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Efficient Development

by Tuomas Erikoinen on 04/02/18 06:33:00 pm   Featured Blogs

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The following blog post, unless otherwise noted, was written by a member of Gamasutra’s community.
The thoughts and opinions expressed are those of the writer and not Gamasutra or its parent company.

 

To start out with a simple statement, I think effectiveness comes through experience and focus; being able to steer away from time-consuming decisions early on throughout a project and knowing how the different processes evolve from start to finish.


Keep in mind that I develop casual mobile games (mostly), so the following is written that in mind, and much of it I wouldn't suggest to a hardcore game developer.
 

This image is here just to break the wall of text.

 

Experience

Since I've shipped so many titles on mobile, I've gone through the process multiple times, having stumbled on the same repeating problems. With every published title I become more aware of the problems that await in every project. Because of that I prepare for them before-hand making them basically non-existent. Many of these headaches change over time due to software updates, new devices, limitations, restrictions and whatnot, but by publishing often I keep my self up-to-date with them.

The published projects build up a "framework" of solutions that I re-use in the next projects. This saves the most time I believe. There are so many aspects to a mobile game that need to handled in order for it to be considered a "full" game, e.g. in-app purchases, advertisements, social mechanics, UI, audio handling, cross promotion, input handling, economy and whatnot. For me this framework has built itself up over time. Each of the features take a lot of time to implement if done from scratch, but by using them in all my projects they get refined over time and take even less time in each new project I start. 

I recycle a lot of other, non-technical, material from game to another, too. If you look at any of Part Time Monkey's games you'll notice that especially the UI looks more or less the same in each, with just different colors and compositions. I try to recycle much of the ingame art too, if possible, but always in a fashion that it doesn't feel like the previous.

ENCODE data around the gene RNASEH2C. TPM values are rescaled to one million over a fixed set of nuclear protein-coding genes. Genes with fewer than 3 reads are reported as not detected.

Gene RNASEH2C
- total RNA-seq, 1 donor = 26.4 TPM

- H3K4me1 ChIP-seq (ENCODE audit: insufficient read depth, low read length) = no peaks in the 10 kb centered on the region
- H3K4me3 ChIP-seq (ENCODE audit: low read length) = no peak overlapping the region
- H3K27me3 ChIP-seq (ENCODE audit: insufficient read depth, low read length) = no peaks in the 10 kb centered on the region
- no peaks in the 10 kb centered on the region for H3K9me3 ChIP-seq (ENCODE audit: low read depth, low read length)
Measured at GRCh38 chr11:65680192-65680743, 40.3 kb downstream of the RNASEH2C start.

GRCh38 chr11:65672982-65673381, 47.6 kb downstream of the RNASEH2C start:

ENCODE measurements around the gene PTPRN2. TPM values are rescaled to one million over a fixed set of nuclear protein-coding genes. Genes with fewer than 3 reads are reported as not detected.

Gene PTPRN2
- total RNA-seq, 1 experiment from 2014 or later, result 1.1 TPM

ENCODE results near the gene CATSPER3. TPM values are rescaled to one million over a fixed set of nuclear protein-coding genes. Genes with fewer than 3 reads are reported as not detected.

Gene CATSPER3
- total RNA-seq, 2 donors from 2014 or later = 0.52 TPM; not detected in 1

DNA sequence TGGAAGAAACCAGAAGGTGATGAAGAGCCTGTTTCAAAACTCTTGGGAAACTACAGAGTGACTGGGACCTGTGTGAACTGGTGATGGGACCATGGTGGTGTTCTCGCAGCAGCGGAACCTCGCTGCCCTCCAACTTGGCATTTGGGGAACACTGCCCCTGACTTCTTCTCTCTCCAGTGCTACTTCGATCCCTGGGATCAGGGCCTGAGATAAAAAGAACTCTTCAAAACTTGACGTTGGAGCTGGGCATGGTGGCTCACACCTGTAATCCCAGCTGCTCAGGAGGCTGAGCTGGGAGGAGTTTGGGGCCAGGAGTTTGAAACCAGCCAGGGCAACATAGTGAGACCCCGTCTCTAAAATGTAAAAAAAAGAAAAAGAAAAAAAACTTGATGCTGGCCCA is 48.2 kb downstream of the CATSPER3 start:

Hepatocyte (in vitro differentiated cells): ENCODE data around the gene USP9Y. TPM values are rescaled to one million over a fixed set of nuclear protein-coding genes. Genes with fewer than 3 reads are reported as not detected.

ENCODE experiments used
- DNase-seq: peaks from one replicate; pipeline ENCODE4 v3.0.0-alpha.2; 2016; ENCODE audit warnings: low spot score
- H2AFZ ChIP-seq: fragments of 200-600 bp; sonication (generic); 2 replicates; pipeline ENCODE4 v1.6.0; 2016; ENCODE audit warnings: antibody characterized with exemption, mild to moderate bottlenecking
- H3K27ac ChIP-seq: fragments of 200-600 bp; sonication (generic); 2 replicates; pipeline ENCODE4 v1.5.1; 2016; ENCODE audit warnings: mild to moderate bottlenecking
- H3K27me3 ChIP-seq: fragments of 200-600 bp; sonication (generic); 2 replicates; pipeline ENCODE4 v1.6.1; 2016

Having a technical background in game art for a number of years gives me the ability to make constant decisions that remove or minimize later development steps, for example performance-related issues. From the beginning of time I've approached game art in a more technical way rather than artistic. This means getting to know the software, its tools and shortcuts in an efficient manner, making it so that I don't have to learn new things when trying to achieve a certain look for a game.

I've always been very nitty about naming conventions, project hierarchies and making sure that a project never has any legacy or otherwise unneeded assets in it. As I've done this since always, it has become a subconscious way of being, and therefore I don't need to think about it anymore, it just happens. This goes deeper than just the project hierarchy; I group and name layers within PSD and 3D files, have solid naming conventions in scripts and even keep my folders and files in Windows tight and clean. Having everything organized helps to save time for always knowing where something is and how it has been created, in order modify something or create more similar material. I think that this paragraph becomes even more crucial in effectiveness when working with a team, and needs to be applied to the whole team.

I never start developing anything unless I have at least a hunch of how it needs to be executed and how it will look like. This way I avoid an uncertain timeline and can plan further without yet having everything in place. I say no to a lot of ideas of my own (and from others) just because I don't know how to do it easily. If there's something interesting to be achieved in an "unknown", I try to take baby steps towards it by using other people's expertise, or Google and Unity's asset store. Examples of this could be shader programming and advanced mathematics, or new software and/or plugins. I think it's much more valuable to execute fast with a good look 'n feel instead of waste time on forcefully trying to achieve something new and unique.

Through experience I know I lose motivation on long-lasting projects and tasks, and I've accepted it. This "self-awareness" has lead me to drop projects early if I feel it's gonna take more than 2 or 3 months to get it in a presentable, almost shippable, state.

I'm a workaholic but I don't often do long days. I'm a workaholic in the sense that not a minute goes by that I wouldn't think about something work-related. It makes relaxing harder but keeps my motivation straight.

I don't stress or worry at all. I used to stress a little, but over time I've realized that it doesn't help me at all. Now I get tingly sensations when I'm on a tight timeline in an excited way. I might get frustrated too, but it's mostly about me not being able to solve something that I know should be solvable within minutes if I just did something right. It's a great challenge. This may sound weird, but deep down I don't care if I don't hit some specific deadline, since in the end I know that I did my absolute best, and the deadline wasn't met because I made some humane error in estimations or predictions. I take full responsibility, but I use the failure to be better next time. Don't worry, be happy!